During the U.S. election campaign Trump threatened to abandon U.S. allies in Europe if they did not spend enough on defense. Apart from undermining the deterrence-effect of NATO, this policy would be disastrous for European security. Fortunately U.S. President Barack Obama has said: "In my conversation with the president-elect he expressed a great interest in maintaining our core strategic relationships and so, one of the messages I will be able to deliver is his commitment to NATO and the transatlantic alliance." Although president Trump will retain America’s commitment to the NATO alliance, Europe is awake now after dozing in under the U.S. security umbrella. Guy Verhofstadt: "A Trump presidency will lead to an epic geopolitical shift: for the first time since 1941, Europe cannot rely on the US defense umbrella; it now stands alone. (...) The EU should treat Trump’s election as a wake-up call to take charge of its own destiny." Does the European Union need an army?

The European Union needs a military headquarters to work towards a common military force, the European Commission president Jean-Claude Juncker has told MEPs in Strasbourg. But Mr Juncker said a common military force "should be in complement to NATO". "More defence in Europe doesn't mean less transatlantic solidarity." The Members of European Parliament advocate more defence spending up to 2% of GDP, creation of multinational forces and EU operational headquarters too. They want the EU to respond faster and more robustly to real threats, which they say requires European armed forces to work together better. “Two thirds of EU citizens would like to see greater EU engagement in matters of security and defence,” says the text, referring to June 2016 Eurobarometer survey.

High Representative Federica Mogherini has proposed an Implementation Plan on Security and Defence on 14 November 2016, to turn into action the vision set out in the EU Global Strategy.The Implementation Plan sets out a Level of Ambition for the European Union's Security and Defence, focused on three priorities: enabling the European Union to respond more comprehensively, rapidly and decisively to crises, enhancing security and defence capacities of our partners and strengthening the European Union's capacity to protect European citizens, working in a coherent and integrated manner on our internal and external security. The Plan has been welcomed by the European Union's Foreign and Defence Ministers gathered in Brussels on 15 November 2016 and will be presented to the EU's Heads of State and Government at the next European Council in December 2016.a-new-deal-eu-defence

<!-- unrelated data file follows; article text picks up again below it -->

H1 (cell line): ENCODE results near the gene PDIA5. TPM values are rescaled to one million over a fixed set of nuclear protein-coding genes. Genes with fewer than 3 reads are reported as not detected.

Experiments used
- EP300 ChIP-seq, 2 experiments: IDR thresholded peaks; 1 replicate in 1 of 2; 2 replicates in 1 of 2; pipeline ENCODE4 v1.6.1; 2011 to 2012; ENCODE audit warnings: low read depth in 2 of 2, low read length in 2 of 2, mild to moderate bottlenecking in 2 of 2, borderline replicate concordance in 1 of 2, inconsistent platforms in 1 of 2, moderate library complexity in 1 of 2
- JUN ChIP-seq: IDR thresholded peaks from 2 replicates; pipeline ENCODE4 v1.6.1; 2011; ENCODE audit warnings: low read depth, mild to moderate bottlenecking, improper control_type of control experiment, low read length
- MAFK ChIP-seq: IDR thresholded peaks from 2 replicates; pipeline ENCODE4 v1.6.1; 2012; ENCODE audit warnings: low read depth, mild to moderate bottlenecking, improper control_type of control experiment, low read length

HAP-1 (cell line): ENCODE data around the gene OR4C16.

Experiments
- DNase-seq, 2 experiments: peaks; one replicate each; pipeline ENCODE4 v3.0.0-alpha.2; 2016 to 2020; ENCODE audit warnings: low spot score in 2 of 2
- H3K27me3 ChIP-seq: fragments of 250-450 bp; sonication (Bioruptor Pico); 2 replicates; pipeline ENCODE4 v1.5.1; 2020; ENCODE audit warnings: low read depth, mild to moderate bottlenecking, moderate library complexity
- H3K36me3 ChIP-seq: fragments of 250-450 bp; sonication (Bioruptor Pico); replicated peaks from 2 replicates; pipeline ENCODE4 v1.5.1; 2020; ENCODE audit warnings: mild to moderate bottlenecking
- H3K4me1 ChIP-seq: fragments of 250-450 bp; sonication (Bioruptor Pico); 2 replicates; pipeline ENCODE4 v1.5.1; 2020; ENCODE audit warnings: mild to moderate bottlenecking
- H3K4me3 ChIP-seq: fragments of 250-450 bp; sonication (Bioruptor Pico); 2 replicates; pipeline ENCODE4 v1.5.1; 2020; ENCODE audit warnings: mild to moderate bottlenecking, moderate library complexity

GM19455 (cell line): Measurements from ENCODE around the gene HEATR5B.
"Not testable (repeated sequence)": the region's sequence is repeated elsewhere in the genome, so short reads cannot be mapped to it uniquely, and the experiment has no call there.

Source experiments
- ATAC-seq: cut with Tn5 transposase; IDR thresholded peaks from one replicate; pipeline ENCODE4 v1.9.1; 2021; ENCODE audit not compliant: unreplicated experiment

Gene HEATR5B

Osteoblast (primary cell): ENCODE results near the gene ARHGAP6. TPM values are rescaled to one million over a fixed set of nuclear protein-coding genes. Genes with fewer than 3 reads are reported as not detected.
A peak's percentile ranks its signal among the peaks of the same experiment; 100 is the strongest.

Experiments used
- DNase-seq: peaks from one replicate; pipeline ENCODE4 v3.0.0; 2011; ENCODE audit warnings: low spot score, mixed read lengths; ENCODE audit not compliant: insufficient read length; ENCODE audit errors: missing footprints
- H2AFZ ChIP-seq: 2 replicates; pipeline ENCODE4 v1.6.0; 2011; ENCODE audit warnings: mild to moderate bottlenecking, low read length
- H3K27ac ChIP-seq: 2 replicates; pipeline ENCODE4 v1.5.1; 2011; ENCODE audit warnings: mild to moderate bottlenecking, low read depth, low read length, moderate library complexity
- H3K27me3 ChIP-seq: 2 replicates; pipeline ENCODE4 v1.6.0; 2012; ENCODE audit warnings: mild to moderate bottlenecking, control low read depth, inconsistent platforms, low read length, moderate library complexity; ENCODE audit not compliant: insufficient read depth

NATO Secretary General Jens Stoltenberg met with EU Defence Ministers on Tuesday (15 November 2016) for talks on European defence and closer NATO-EU cooperation. The "European Union-NATO Declaration on the European Security and Defence Policy (ESDP)" and the "Berlin Plus" arrangements are the basic documents for the EU-NATO strategic partnership. Mr. Stoltenberg stressed that efforts to strengthen European defence can contribute to a stronger NATO, through better defence capabilities and higher defence spending in Europe.

Only five EU countries, including Britain, meet a NATO target of spending 2 percent of economic output on defense. British Defence Secretary Michael Fallon : "Rather than dreaming of a European army, the best approach to the Trump presidency is for European countries to step up their own defense spending." General Tom Middendorp, Chief of Defense of The Netherlands armed forces has expressed his concerns in an interview with NRC. In his view, the Dutch army has not been able to predict the Arab Spring and the upcoming of Islamic State. Cutting in military (intelligence) expenses has lead to a diminished ability to anticipate on armed conflicts.

Now Russia’s annexation of Crimea and intervention in Eastern Ukraine directly affect EU member states’ security, the European Union needs to strengthen defence cooperation in order to respond more adequately in the future. It includes strengthening the EU's borders and promoting greater security co-operation between member states, as well as greater military centralisation. To conclude in Verhofstadt's words: “The EU must become independently capable of ensuring its own security. Anything less will be insufficient to secure its territory. This is a difficult but vital decision that the EU has postponed for too long. Now that Trump has been elected, it can wait no longer.”

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